Carla Neggers Dishes: Wedding Bells for FBI Agents Sharpe & Donovan?

From the moment former nun and current FBI specialist in art crimes Emma Sharpe tries on her wedding dress in Carla Negger’s new thriller, Keeper’s Reach (Harlequin MIRA, 2015), we were hooked. Emma is engaged to fellow FBI agent Colin Donovan and they’re in for a wild ride before they arrive at the altar in this latest installment in the Sharpe & Donovan series. Adding to the intrigue is Colin’s big brother, Mike, former Special Forces and current outdoor guide, and freelance civilian intelligence analyst Naomi MacBride. We had the pleasure of talking with Neggers to ask about the new book and beg for some hints about where the series might go.

Carla Neggers closeup
Carla Neggers

BookTrib: The Sharpe & Donovan series features FBI agents. Why FBI agents and can you tell us a bit about your research? 

Keeper's Reach coverCarla Neggers: Character almost always comes first for me when I dive into a new book or series. Once I “saw” Emma Sharpe arriving at a convent on the Maine coast in Saint’s Gate (Harlequin MIRA, 2012), the first book in the Sharpe & Donovan series, I knew two things: she was a novice at the convent and now she’s an FBI agent. I could “see” Colin Donovan sneaking into the convent. Turns out he’s an FBI agent coming off a deep-cover assignment when he’s asked to keep an eye on Emma. Off we go from there! I’m passionate about research. I’ve written about FBI agents, deputy U.S. marshals, Secret Service agents and detectives, and I’ve been privileged to talk to a variety of law enforcement officers — including my cousin! — who’ve given me invaluable insights into their professions.

BT: Emma’s background is quite unusual being a nun and an expert on art crimes. What led you to combine those two things in a single character?

CN: Emma herself led me to combine them! She’s the granddaughter of Wendell Sharpe, an octogenarian private art detective, so her interest in art and art crimes came before her interest in joining the FBI. Wendell has ties to the convent where she was briefly a novice; she was drawn both to the sisters’ life and their work in art restoration and conservation. She didn’t take her final vows, no surprise to her family. At first Colin has no idea she’d been a novice. It’s a big surprise when he finds out!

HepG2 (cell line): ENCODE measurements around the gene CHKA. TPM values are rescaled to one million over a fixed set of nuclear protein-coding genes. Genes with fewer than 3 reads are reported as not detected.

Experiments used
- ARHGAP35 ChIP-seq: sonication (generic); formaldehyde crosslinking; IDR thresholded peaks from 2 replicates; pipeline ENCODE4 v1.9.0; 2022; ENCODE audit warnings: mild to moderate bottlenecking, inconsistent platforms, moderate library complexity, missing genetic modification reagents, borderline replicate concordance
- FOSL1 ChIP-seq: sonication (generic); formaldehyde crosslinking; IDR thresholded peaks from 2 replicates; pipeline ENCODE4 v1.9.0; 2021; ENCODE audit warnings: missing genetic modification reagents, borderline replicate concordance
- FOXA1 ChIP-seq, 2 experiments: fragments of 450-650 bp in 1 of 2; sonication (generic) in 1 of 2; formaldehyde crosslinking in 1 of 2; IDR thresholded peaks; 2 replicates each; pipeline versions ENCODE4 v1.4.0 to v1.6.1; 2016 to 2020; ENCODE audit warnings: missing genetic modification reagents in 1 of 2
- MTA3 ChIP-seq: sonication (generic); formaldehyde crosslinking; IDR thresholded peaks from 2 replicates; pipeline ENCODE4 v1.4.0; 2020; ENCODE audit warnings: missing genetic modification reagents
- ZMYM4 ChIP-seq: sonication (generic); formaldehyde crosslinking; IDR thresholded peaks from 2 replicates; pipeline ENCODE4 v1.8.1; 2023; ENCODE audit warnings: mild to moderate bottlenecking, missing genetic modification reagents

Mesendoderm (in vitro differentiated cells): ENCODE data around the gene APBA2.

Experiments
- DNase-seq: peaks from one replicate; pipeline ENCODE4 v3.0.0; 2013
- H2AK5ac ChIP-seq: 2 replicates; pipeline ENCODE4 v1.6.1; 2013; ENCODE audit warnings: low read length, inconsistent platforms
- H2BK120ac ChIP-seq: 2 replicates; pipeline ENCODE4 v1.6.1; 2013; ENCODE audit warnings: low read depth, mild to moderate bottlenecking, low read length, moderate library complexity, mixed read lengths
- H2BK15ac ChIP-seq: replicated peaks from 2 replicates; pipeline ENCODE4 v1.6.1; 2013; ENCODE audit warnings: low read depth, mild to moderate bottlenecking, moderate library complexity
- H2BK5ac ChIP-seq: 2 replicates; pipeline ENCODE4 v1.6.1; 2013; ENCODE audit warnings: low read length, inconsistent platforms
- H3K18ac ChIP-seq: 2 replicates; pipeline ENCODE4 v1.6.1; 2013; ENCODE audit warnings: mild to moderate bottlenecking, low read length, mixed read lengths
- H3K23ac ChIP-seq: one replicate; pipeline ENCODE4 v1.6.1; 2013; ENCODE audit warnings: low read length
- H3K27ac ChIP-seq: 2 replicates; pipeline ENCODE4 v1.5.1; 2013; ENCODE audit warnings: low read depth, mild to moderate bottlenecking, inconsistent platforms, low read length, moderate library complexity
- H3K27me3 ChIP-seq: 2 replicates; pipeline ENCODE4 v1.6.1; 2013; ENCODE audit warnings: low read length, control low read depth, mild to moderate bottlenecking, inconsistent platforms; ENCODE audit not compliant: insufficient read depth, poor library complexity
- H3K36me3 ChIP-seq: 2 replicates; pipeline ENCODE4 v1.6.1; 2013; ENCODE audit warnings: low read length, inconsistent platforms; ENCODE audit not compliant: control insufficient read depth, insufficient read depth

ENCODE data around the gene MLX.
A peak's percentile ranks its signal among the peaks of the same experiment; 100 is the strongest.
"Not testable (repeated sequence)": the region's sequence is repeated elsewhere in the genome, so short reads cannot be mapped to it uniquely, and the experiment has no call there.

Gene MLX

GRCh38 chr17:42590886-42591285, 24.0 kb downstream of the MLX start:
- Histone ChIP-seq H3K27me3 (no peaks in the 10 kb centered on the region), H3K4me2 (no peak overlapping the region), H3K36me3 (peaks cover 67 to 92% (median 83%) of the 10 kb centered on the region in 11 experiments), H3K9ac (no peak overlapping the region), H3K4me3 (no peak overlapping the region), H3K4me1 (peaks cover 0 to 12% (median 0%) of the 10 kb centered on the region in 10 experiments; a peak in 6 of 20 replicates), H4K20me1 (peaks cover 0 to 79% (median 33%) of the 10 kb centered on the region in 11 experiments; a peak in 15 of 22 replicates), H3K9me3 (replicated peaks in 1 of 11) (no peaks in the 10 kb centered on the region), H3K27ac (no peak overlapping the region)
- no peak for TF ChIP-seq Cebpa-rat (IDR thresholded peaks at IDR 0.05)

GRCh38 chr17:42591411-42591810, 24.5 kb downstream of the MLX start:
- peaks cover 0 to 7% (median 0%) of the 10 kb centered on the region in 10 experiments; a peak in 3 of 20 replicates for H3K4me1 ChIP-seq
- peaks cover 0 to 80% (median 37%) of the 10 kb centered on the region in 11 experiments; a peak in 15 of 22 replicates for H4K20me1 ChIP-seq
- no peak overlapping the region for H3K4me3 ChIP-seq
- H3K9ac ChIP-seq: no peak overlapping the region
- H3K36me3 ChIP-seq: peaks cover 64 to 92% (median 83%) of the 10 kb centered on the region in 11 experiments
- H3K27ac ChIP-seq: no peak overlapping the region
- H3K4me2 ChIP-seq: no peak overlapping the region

Saint's Gate coverBT: What did you have to study to make sure the two things overlapped seamlessly?

CN: Art crime is an endlessly fascinating subject and far more complex and wide-ranging than it might seem initially. It takes in so much, everything from art history to organized crime. With her family background and her studies and her work as a novice, Emma’s expertise in art crimes is a natural fit with her experience in the convent. Her ability to meditate definitely comes in handy with Colin, who tends to have quick reactions and rely on his gut.

BT: Mike and Naomi have history, but with Naomi in town, what can readers expect from their reunion?

CN: I loved writing about Mike Donovan and Naomi MacBride! Naomi is courageous, plain spoken and utterly relentless. She never gives up. She and Mike, the eldest of the four Donovan brothers, fell for each other at the exact wrong time in their lives. Now they get a second chance, but do they want one? Life might be easier without the other, but is it better? They have a lot going against them, and not just the past. Mike is certain Naomi’s brought trouble to him yet again when she shows up in Maine.

BT: Can you give us a hint of Mike & Naomi’s staying power as a couple? 

CN: Well…let’s see if Nashville’s own Naomi likes Maine ocean kayaking!

Cotswold church
Church in the Cotswolds. Photo by Carla Neggers

BT: Naomi has just returned from England. Is there any significance to The Cotswolds? Did you have to visit for research?

CN: My husband and I have been to the Cotswolds several times in the past few years. It turned out to be the perfect place for Oliver York, a.k.a. Oliver Fairbairn, a wealthy, mysterious British mythologist, to have his country residence. It was his grandparents’ farm, where he was raised after he witnessed the brutal murders of his parents in London, when he was eight. This is an incredibly beautiful part of England, with honey-stoned villages and meandering walking trails, a contrast to Oliver’s tragic past. Naomi ends up there, waking up to a crowing rooster at a bucolic inn. That might or might not be based on actual research. Ha!

BT: Is there a possibility that the tangled web that is weaved throughout the book spells a wedding day postponement?

CN: Emma and Colin’s June wedding seems ages away in the February cold and dangers they face on the Maine coast, even if she has picked out her wedding dress. I’m writing Liar’s Key now, the next book in the Sharpe & Donovan series. Spring is in the air again, so we shall see what happens!

 

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